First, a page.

With more Sherlock-mania on the way, Yorkshire’s own Holmes expert David Stuart Davies talks to Helen Leavey about the intriguing case of the world-famous detective.
There can’t be many people who know as much about the fictional detective Sherlock Holmes as the Huddersfield writer, editor and playwright David Stuart Davies. Sherlock has been a part of his life ever since he read The Hound of the Baskervilles aged 11, his favourite Sherlock story, and discovered the films starring Basil Rathbone as Sir Arthur Conan Doyle’s creation.
Since then, David, an English literature graduate and former teacher, has written about many things but mostly about Holmes – novels, plays, stories and non-fiction. He has won awards and performed Sherlock sketches, including at the Edinburgh Festival Fringe.
He even met the actors Benedict Cumberbatch and Martin Freeman, when he watched part of the third BBC series being filmed as a guest of Mark Gatiss, the show’s co-creator.
But perhaps one of David’s best Sherlock claims to fame is that Gatiss – who also plays Mycroft Holmes in the series, is also a fan of his own work. David, who grew up in Huddersfield and still lives there, had his first book about Sherlock – Holmes of the Movies – published in the 1970s. When he first met Mark, the actor already had a treasured copy of it.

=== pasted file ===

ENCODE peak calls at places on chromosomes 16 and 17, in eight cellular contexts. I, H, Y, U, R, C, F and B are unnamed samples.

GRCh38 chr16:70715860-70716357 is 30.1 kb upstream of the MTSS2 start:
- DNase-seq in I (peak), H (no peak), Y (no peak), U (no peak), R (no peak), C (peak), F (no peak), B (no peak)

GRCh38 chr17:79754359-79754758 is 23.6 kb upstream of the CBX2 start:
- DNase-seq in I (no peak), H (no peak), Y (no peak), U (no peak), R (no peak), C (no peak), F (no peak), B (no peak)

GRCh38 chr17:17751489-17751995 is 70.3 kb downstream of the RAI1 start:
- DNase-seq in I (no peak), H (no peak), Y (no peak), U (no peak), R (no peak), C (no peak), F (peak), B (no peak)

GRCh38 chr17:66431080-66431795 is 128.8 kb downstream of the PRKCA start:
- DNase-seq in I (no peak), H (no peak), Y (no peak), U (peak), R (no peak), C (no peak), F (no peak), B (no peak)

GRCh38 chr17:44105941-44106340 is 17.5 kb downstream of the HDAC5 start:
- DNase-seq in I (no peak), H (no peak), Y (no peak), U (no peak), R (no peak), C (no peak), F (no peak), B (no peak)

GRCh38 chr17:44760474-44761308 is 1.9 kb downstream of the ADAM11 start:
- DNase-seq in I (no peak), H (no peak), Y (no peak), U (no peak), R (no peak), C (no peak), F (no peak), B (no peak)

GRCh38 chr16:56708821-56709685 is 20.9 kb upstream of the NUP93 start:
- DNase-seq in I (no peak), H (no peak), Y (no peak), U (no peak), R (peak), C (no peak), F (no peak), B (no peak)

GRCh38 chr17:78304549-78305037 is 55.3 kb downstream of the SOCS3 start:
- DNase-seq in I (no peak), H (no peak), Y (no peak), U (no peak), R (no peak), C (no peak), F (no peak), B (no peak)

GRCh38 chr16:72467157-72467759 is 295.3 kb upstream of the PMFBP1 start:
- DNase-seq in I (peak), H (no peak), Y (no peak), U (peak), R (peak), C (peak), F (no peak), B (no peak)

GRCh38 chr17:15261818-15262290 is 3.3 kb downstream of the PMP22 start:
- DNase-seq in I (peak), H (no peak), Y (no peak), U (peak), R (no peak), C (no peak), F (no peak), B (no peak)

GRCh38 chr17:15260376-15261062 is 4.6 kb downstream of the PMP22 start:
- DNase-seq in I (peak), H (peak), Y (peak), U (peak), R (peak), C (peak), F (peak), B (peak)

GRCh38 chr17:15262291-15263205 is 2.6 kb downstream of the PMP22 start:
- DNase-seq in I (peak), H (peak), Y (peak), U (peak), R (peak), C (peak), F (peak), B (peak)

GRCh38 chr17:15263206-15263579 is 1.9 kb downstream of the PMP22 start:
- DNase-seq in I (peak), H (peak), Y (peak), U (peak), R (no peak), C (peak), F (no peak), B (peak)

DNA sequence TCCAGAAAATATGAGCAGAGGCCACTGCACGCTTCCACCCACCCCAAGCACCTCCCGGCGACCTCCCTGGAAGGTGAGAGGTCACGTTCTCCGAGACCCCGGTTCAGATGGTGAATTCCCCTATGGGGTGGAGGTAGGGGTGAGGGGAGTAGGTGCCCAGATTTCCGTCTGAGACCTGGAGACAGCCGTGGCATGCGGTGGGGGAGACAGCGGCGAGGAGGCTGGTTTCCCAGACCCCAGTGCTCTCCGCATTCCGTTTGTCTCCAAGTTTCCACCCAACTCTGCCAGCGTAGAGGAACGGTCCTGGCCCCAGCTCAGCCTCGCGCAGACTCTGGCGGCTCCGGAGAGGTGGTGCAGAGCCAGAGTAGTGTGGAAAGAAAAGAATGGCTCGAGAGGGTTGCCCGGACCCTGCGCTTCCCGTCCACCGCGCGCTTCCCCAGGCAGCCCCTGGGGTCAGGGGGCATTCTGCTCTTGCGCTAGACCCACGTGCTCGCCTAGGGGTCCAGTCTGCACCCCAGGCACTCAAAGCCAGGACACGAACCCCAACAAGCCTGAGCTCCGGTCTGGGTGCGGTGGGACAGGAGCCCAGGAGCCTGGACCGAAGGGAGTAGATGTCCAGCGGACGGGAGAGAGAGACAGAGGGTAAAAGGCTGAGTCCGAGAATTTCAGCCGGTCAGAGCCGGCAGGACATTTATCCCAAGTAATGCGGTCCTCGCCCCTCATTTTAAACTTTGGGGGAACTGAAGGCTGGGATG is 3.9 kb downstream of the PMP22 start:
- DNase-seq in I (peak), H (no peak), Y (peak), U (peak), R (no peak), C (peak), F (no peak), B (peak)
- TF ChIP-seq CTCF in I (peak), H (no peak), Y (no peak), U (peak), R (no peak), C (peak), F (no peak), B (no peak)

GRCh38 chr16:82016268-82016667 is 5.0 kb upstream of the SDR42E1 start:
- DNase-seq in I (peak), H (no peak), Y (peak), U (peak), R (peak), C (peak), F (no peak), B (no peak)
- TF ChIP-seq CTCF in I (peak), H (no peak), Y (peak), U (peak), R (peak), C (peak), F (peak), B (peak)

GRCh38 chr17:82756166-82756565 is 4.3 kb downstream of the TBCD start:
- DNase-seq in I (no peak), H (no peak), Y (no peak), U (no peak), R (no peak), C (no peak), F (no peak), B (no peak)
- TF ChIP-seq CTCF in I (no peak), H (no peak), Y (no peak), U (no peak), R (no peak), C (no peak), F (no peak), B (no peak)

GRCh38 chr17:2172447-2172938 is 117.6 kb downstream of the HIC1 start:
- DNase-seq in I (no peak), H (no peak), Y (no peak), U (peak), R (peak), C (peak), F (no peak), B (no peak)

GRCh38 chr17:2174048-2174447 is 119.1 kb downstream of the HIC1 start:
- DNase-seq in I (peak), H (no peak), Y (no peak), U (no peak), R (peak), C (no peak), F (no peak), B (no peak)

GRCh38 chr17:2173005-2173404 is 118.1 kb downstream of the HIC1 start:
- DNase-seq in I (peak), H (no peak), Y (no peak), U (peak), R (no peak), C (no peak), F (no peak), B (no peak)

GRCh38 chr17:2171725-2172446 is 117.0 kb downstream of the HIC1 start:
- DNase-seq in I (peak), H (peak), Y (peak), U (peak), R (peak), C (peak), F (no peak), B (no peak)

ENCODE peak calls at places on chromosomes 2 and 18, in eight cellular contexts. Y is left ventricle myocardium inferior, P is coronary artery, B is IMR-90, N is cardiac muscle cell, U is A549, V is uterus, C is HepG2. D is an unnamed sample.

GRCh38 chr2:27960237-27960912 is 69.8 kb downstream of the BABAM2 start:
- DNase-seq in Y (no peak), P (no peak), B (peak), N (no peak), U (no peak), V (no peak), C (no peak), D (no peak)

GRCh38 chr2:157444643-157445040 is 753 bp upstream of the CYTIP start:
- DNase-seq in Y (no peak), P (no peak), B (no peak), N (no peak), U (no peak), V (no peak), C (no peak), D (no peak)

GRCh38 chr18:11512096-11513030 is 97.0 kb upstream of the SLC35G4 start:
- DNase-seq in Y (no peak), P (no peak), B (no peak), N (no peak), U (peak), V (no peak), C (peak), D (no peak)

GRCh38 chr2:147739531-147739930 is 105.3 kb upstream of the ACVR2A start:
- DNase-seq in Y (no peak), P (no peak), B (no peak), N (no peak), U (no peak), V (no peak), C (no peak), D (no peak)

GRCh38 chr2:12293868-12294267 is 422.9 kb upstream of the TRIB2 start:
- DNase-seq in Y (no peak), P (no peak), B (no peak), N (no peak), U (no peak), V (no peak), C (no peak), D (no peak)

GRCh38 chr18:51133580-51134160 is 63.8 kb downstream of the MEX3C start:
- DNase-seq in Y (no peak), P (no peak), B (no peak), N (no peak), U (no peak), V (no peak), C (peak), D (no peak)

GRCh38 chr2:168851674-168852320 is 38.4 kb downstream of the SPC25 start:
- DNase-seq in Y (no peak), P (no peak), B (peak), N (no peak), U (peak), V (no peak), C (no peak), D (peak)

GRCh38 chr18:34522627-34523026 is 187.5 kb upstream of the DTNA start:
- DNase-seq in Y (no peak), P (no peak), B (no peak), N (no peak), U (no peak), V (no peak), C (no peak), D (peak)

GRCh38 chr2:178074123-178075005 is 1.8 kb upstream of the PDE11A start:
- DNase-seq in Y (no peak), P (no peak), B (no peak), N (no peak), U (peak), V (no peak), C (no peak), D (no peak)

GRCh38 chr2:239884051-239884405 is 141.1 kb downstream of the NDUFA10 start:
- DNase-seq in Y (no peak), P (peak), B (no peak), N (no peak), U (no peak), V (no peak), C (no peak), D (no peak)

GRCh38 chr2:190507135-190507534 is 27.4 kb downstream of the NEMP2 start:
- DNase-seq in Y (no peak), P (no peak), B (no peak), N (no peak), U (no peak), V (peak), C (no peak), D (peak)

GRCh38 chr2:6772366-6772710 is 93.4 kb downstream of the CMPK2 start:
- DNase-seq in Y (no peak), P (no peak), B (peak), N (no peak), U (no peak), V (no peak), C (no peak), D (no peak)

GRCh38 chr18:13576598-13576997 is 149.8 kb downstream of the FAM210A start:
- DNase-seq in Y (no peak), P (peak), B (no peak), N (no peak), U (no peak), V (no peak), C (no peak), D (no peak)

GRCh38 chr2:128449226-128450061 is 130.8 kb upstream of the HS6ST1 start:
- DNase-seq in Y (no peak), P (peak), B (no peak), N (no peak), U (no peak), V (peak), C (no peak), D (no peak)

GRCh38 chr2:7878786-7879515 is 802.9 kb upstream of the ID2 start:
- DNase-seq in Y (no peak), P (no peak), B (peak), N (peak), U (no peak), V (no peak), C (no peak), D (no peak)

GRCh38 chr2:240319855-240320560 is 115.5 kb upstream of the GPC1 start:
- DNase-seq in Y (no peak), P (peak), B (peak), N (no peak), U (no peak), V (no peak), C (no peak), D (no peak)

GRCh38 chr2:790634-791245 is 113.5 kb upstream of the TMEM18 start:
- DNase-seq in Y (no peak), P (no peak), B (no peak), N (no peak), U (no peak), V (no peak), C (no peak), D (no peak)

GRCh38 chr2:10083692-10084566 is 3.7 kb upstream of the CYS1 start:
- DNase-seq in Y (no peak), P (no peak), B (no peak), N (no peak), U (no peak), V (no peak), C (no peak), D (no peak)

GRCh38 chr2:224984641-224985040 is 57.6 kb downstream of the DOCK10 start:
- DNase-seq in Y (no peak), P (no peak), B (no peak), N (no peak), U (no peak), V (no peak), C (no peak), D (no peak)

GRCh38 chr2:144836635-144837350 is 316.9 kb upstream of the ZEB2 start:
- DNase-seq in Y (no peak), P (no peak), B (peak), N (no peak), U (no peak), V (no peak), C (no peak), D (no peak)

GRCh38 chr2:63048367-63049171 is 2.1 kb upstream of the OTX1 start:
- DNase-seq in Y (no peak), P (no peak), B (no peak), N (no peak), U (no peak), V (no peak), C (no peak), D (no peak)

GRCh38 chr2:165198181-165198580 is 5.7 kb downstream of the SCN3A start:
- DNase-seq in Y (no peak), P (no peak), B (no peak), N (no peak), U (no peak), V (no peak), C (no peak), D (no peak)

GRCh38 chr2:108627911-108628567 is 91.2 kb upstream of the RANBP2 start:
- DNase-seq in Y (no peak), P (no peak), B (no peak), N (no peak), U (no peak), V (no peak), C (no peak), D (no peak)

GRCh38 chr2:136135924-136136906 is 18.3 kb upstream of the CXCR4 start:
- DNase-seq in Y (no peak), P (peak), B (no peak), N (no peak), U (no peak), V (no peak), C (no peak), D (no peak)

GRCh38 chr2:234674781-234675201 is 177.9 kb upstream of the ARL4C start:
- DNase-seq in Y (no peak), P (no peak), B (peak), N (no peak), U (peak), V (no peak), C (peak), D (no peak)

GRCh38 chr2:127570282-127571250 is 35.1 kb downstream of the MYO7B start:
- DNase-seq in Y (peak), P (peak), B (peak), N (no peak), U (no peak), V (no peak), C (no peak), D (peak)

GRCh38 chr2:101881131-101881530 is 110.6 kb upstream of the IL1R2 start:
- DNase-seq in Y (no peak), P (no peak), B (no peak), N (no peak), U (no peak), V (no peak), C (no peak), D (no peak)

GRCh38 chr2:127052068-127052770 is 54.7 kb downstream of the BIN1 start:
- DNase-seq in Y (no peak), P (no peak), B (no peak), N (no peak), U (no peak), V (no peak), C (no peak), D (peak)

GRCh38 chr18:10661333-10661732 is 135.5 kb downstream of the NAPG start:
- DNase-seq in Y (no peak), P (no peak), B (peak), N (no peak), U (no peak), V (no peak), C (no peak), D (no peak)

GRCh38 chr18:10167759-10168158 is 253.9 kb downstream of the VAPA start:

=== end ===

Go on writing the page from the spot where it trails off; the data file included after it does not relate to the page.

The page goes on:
“I was doing a radio event in London, well before the BBC’s Sherlock,” he says. “Mark was there and asked me to sign his copy’; he said that as a child, aged about 10, his parents got him my book, which they knew he wanted, wrapped it up and put it under the tree.
“But he couldn’t wait and got up in the middle of the night – early Christmas Day – and tore off the wrapping to make sure it was the right one!”
The two men kept in touch – Mark has written forewords for some of David’s books. However, when Mark told David that his vision for a “modern” Sherlock had been picked up by the BBC he wasn’t immediately convinced. “I said, you can’t possibly, how can you do it?! Sherlock on Dartmoor, a big dog coming towards him, he gets his phone out and says, send some backup! Mark just told me to wait and see.”
The rest, as they say, is history, with the BBC’s Sherlock a huge hit in Britain and elsewhere. David is, of course, delighted Conan Doyle’s literary creation is still so popular.
“At university I wanted to write my dissertation on Conan Doyle, but was told he wasn’t important enough a writer. So I did a different dissertation and, to entertain myself, started writing about Sherlock films, leading to my first book.
“Recently I talked to a young lad and one of his GCSE texts was the Sherlock story The Sign of the Four. Such a change from when I was told Doyle wasn’t important enough. He had a fantastic way with words and scenes, ideal for children’s texts.”
David’s favourite Sherlocks are: “Basil Rathbone, my first Holmes, and Jeremy Brett, the most authentic. I can never choose.”
Martin Freeman is his favourite Watson. “Often Watson is played as an idiot but with Martin you feel he could really have been a soldier in Afghanistan, he could be a doctor, he could be a writer. And the bond with Holmes is effectively done.”
When he was invited onset and introduced to both Martin Freeman and Benedict Cumberbatch he says he was amazed to see so many fans trying to catch a glimpse of their TV heroes during filming.